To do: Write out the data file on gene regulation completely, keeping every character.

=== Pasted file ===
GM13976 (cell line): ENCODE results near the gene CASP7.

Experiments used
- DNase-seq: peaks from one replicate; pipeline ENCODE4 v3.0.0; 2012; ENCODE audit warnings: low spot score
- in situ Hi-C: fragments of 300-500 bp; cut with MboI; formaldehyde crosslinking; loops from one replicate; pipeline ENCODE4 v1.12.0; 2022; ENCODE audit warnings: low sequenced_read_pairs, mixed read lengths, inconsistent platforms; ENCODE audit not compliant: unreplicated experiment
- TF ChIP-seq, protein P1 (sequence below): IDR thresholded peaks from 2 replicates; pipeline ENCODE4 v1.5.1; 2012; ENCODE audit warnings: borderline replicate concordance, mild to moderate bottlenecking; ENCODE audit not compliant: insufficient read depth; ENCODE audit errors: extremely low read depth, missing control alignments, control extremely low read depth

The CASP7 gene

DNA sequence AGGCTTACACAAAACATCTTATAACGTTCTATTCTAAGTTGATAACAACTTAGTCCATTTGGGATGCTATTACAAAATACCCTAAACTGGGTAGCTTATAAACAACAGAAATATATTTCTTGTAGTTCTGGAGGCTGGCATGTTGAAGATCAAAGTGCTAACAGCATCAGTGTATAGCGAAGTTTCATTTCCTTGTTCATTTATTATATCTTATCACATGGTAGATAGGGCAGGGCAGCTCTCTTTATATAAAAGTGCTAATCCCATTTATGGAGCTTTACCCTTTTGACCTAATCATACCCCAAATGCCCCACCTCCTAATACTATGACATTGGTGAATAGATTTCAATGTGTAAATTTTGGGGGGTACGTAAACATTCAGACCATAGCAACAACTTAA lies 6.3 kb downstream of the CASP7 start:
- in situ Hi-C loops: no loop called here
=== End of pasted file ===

GM13976 (cell line): ENCODE results near the gene CASP7.

Experiments used
- DNase-seq: peaks from one replicate; pipeline ENCODE4 v3.0.0; 2012; ENCODE audit warnings: low spot score
- in situ Hi-C: fragments of 300-500 bp; cut with MboI; formaldehyde crosslinking; loops from one replicate; pipeline ENCODE4 v1.12.0; 2022; ENCODE audit warnings: low sequenced_read_pairs, mixed read lengths, inconsistent platforms; ENCODE audit not compliant: unreplicated experiment
- TF ChIP-seq, protein P1 (sequence below): IDR thresholded peaks from 2 replicates; pipeline ENCODE4 v1.5.1; 2012; ENCODE audit warnings: borderline replicate concordance, mild to moderate bottlenecking; ENCODE audit not compliant: insufficient read depth; ENCODE audit errors: extremely low read depth, missing control alignments, control extremely low read depth

The CASP7 gene

DNA sequence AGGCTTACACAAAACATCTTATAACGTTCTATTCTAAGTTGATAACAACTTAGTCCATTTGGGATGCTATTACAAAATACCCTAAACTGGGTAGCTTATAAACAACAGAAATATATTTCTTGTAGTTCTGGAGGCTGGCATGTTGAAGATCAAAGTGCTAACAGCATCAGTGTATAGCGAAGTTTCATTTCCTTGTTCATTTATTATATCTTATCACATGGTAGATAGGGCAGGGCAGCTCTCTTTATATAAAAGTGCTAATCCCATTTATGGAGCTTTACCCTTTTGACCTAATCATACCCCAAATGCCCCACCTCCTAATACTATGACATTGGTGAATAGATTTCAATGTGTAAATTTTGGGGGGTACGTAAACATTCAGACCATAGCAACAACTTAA lies 6.3 kb downstream of the CASP7 start:
- in situ Hi-C loops: no loop called here